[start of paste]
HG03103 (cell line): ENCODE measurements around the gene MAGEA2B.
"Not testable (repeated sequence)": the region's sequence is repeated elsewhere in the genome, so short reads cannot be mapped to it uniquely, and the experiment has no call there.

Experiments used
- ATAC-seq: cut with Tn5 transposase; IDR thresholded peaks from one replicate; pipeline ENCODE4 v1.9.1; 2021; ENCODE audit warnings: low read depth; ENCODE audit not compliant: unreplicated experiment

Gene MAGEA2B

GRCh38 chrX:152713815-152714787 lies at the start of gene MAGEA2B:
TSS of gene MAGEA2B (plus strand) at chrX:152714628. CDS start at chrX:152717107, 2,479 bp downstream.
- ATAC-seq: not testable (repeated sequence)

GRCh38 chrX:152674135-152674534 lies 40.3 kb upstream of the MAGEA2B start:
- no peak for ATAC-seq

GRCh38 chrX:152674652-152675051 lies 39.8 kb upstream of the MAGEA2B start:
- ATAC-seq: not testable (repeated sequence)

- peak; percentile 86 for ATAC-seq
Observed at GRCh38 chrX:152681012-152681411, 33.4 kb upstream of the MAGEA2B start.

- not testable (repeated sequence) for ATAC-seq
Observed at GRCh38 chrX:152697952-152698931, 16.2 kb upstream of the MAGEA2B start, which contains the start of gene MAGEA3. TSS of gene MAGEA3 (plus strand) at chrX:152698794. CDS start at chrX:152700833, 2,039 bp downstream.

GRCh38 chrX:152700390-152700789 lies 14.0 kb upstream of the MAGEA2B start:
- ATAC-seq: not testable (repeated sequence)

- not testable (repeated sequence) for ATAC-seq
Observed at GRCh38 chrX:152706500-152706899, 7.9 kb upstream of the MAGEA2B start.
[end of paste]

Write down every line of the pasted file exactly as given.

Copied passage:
HG03103 (cell line): ENCODE measurements around the gene MAGEA2B.
"Not testable (repeated sequence)": the region's sequence is repeated elsewhere in the genome, so short reads cannot be mapped to it uniquely, and the experiment has no call there.

Experiments used
- ATAC-seq: cut with Tn5 transposase; IDR thresholded peaks from one replicate; pipeline ENCODE4 v1.9.1; 2021; ENCODE audit warnings: low read depth; ENCODE audit not compliant: unreplicated experiment

Gene MAGEA2B

GRCh38 chrX:152713815-152714787 lies at the start of gene MAGEA2B:
TSS of gene MAGEA2B (plus strand) at chrX:152714628. CDS start at chrX:152717107, 2,479 bp downstream.
- ATAC-seq: not testable (repeated sequence)

GRCh38 chrX:152674135-152674534 lies 40.3 kb upstream of the MAGEA2B start:
- no peak for ATAC-seq

GRCh38 chrX:152674652-152675051 lies 39.8 kb upstream of the MAGEA2B start:
- ATAC-seq: not testable (repeated sequence)

- peak; percentile 86 for ATAC-seq
Observed at GRCh38 chrX:152681012-152681411, 33.4 kb upstream of the MAGEA2B start.

- not testable (repeated sequence) for ATAC-seq
Observed at GRCh38 chrX:152697952-152698931, 16.2 kb upstream of the MAGEA2B start, which contains the start of gene MAGEA3. TSS of gene MAGEA3 (plus strand) at chrX:152698794. CDS start at chrX:152700833, 2,039 bp downstream.

GRCh38 chrX:152700390-152700789 lies 14.0 kb upstream of the MAGEA2B start:
- ATAC-seq: not testable (repeated sequence)

- not testable (repeated sequence) for ATAC-seq
Observed at GRCh38 chrX:152706500-152706899, 7.9 kb upstream of the MAGEA2B start.